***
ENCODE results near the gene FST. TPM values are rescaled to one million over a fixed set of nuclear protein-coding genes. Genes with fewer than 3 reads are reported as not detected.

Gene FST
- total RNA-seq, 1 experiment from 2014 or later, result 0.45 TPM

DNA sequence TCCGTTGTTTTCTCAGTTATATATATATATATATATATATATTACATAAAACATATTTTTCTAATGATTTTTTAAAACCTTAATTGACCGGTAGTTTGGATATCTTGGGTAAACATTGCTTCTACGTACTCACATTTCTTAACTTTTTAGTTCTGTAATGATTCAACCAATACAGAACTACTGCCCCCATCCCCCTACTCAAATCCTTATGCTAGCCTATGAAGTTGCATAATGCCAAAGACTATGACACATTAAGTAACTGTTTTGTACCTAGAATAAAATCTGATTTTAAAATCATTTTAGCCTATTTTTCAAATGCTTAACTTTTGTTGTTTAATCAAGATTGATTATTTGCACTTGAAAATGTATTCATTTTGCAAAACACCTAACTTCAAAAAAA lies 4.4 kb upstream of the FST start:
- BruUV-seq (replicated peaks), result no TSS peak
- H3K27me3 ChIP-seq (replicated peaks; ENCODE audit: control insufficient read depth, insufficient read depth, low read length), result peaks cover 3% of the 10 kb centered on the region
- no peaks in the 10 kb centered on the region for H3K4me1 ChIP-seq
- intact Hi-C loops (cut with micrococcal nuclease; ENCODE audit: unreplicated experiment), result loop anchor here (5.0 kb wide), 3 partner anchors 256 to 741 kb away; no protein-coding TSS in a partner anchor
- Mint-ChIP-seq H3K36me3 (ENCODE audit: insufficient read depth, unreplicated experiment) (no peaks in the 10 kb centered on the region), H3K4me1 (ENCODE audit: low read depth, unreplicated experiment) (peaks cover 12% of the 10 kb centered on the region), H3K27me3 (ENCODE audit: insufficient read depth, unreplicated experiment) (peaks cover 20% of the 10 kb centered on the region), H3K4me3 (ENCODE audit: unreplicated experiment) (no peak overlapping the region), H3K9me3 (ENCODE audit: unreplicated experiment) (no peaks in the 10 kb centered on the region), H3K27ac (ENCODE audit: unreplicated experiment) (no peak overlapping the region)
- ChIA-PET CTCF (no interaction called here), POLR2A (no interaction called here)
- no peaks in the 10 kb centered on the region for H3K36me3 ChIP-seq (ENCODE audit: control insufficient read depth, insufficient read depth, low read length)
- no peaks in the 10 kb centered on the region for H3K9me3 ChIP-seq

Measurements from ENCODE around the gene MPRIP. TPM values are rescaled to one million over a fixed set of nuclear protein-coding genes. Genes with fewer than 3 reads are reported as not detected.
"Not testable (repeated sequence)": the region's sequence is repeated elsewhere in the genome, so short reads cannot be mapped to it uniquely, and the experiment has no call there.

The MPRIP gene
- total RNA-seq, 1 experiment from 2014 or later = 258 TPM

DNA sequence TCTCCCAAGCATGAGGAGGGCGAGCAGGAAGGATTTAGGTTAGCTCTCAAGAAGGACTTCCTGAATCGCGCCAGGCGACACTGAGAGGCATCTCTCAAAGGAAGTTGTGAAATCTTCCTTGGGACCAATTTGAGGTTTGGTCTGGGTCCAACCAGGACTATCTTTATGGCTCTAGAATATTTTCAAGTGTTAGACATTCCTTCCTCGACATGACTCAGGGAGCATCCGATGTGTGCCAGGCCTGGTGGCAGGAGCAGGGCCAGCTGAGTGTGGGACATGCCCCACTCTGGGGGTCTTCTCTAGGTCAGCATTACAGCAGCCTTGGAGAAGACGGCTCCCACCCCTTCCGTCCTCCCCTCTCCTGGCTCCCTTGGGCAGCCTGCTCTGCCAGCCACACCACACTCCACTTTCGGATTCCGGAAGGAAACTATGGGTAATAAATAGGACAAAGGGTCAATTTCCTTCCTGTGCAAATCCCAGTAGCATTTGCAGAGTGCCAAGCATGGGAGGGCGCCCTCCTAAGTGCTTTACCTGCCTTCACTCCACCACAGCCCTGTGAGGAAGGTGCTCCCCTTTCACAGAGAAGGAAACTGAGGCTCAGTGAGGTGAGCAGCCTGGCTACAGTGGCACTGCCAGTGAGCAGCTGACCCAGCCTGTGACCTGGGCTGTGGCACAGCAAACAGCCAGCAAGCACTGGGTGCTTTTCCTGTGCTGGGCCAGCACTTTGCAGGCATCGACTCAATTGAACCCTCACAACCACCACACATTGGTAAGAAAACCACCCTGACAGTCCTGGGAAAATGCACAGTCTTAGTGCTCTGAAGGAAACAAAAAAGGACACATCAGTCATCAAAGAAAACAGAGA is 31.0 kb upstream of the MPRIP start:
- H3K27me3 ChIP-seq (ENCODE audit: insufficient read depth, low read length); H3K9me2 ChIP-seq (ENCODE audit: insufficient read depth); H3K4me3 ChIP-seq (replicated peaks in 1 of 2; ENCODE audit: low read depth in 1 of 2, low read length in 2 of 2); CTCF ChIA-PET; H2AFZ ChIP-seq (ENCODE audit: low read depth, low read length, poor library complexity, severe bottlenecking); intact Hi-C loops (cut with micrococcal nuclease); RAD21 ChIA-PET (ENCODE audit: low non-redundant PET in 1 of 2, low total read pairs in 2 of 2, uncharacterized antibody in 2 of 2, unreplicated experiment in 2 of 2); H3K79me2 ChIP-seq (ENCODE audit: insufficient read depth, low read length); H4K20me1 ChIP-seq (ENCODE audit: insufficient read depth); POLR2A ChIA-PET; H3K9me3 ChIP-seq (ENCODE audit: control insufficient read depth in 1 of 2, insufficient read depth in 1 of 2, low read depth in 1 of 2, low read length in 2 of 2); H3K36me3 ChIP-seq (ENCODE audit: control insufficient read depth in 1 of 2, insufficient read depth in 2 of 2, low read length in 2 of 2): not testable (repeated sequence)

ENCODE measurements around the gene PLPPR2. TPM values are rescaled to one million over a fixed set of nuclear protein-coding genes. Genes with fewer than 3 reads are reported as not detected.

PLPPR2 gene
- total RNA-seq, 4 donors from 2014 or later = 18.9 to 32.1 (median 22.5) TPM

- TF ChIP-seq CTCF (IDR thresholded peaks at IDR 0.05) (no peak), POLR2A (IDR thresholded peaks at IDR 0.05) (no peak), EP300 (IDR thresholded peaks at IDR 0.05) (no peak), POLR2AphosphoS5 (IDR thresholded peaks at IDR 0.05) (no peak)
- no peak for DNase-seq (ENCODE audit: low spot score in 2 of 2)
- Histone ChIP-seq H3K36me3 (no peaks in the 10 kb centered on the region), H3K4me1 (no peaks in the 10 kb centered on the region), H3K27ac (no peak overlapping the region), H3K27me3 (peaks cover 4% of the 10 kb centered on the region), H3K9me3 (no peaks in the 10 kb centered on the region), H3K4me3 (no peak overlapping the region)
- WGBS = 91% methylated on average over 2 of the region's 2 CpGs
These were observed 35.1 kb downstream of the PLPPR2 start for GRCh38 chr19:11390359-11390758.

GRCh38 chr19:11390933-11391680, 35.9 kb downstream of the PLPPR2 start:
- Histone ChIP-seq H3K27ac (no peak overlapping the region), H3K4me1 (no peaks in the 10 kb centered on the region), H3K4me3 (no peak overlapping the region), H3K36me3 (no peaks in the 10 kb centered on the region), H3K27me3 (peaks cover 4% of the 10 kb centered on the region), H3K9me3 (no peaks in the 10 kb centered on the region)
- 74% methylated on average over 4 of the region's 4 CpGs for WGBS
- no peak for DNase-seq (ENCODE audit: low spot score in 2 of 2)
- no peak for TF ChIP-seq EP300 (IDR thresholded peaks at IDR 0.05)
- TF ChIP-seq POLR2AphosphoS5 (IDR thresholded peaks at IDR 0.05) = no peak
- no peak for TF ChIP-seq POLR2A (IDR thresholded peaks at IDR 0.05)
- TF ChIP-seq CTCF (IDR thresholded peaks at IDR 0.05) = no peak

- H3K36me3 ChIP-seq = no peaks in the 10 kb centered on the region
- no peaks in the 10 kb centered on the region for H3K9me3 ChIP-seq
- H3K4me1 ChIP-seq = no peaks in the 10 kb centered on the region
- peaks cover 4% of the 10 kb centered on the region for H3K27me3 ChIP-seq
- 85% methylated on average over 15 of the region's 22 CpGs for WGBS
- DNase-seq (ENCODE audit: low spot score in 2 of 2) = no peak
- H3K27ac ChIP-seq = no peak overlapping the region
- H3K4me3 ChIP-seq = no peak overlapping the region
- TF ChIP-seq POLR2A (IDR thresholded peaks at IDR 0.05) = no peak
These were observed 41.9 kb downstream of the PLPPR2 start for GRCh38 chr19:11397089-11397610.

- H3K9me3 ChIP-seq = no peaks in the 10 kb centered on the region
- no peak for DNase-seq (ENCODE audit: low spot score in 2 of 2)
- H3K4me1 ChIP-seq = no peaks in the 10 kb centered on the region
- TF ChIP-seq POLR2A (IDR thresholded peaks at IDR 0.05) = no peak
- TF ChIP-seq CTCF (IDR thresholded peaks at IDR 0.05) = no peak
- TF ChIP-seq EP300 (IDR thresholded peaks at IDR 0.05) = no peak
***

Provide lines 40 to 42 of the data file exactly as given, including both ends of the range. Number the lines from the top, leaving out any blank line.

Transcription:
- DNase-seq (ENCODE audit: low spot score in 2 of 2) = no peak
- H3K27ac ChIP-seq = no peak overlapping the region
- H3K4me3 ChIP-seq = no peak overlapping the region